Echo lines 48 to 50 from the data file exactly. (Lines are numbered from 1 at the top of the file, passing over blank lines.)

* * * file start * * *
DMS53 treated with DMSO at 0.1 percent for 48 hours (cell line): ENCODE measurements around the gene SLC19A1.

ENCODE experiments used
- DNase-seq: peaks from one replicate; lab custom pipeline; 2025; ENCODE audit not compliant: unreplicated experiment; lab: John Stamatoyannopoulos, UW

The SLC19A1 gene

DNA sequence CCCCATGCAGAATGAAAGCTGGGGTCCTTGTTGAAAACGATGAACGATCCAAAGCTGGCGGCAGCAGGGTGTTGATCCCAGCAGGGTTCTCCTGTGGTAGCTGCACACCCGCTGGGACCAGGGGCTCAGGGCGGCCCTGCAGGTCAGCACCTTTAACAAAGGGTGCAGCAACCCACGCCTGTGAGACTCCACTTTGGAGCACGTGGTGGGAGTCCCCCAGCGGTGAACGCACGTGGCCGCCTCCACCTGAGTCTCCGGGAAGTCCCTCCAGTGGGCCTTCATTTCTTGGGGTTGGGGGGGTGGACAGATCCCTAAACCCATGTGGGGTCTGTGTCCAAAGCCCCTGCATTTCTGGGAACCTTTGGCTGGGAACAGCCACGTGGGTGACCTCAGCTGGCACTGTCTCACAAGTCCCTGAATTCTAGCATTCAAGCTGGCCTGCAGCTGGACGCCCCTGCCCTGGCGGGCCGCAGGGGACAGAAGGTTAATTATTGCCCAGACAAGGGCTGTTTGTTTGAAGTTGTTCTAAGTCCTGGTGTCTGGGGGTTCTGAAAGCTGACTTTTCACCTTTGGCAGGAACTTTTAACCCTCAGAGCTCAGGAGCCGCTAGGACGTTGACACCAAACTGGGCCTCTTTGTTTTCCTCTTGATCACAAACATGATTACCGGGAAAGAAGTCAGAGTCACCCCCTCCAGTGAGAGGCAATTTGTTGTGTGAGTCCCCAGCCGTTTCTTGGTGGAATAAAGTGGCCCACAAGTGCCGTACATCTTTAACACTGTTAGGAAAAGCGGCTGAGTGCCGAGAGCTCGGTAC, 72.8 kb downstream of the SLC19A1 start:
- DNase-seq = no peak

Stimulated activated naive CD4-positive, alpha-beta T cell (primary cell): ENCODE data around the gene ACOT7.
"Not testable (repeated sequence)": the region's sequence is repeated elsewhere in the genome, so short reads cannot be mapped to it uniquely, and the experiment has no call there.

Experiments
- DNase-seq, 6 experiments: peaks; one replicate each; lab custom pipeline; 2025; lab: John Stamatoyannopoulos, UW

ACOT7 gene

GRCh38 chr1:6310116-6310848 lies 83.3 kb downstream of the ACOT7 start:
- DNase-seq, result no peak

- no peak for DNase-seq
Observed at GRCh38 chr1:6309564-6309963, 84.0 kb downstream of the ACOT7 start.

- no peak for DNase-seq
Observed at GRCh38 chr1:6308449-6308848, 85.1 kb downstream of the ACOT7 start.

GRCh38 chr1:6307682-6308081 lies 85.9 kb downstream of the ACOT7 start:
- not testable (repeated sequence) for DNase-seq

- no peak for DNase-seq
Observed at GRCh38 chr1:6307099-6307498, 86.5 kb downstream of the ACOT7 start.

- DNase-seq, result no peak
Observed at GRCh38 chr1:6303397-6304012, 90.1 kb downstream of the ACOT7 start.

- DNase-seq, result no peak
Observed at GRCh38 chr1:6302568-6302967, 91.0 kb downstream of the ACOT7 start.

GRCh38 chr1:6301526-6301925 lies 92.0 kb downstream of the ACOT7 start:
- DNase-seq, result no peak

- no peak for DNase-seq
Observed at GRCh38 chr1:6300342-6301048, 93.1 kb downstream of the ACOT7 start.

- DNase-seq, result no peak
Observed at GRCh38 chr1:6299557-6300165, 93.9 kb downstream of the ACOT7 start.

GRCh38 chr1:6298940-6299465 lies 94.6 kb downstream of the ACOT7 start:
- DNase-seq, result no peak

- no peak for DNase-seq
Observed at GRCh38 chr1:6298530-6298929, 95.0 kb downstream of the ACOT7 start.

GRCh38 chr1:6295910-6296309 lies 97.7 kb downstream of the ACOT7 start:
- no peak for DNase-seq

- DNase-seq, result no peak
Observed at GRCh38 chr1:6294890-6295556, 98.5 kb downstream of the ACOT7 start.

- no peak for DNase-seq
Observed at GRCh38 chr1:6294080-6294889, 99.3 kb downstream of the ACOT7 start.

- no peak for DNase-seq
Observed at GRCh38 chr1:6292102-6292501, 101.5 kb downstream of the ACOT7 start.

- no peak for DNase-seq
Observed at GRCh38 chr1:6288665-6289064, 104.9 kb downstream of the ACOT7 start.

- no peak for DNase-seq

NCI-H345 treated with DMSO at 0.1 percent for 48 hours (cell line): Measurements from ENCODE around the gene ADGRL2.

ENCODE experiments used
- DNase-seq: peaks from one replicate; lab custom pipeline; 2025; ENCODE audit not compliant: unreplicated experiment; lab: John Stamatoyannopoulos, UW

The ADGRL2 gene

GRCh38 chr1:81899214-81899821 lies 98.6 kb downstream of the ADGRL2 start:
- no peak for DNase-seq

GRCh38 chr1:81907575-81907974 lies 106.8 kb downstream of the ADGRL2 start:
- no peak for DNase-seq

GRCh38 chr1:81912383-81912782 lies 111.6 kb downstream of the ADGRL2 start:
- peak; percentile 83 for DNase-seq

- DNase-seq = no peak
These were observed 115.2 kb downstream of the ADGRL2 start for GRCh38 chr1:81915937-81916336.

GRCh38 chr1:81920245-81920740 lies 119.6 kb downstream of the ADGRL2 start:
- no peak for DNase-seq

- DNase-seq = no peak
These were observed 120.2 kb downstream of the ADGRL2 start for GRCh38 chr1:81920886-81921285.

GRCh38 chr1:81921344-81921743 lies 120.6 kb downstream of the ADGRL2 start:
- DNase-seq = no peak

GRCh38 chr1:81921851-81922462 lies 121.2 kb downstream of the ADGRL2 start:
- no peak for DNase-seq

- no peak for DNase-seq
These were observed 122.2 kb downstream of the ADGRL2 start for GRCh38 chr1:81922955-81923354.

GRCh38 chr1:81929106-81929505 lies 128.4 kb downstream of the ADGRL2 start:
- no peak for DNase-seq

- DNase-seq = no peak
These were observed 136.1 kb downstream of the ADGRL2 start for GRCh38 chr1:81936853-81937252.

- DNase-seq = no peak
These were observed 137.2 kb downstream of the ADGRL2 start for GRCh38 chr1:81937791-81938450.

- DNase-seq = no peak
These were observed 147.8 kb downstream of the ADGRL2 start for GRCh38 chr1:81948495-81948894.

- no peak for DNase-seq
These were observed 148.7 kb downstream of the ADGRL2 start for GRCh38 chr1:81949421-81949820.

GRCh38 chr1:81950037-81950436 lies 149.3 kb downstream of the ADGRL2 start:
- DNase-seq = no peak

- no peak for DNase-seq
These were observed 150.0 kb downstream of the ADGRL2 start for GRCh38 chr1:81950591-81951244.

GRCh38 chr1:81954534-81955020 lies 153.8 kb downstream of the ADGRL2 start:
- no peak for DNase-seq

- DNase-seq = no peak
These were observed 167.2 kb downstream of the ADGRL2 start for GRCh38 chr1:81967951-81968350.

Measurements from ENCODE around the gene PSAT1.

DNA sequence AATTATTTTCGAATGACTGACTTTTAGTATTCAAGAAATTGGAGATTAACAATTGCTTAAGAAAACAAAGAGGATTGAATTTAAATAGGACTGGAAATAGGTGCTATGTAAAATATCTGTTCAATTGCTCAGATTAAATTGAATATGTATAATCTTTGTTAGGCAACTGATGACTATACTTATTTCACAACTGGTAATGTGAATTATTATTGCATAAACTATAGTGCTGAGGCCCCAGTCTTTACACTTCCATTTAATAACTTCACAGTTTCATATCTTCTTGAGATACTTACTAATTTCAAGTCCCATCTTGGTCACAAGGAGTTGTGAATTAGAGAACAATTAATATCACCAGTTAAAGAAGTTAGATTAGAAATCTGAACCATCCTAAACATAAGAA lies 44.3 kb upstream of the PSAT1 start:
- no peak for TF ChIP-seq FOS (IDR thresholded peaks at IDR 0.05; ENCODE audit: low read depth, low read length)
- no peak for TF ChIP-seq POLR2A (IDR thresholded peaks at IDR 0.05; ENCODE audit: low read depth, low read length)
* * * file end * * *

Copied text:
ENCODE experiments used
- DNase-seq: peaks from one replicate; lab custom pipeline; 2025; ENCODE audit not compliant: unreplicated experiment; lab: John Stamatoyannopoulos, UW

The ADGRL2 gene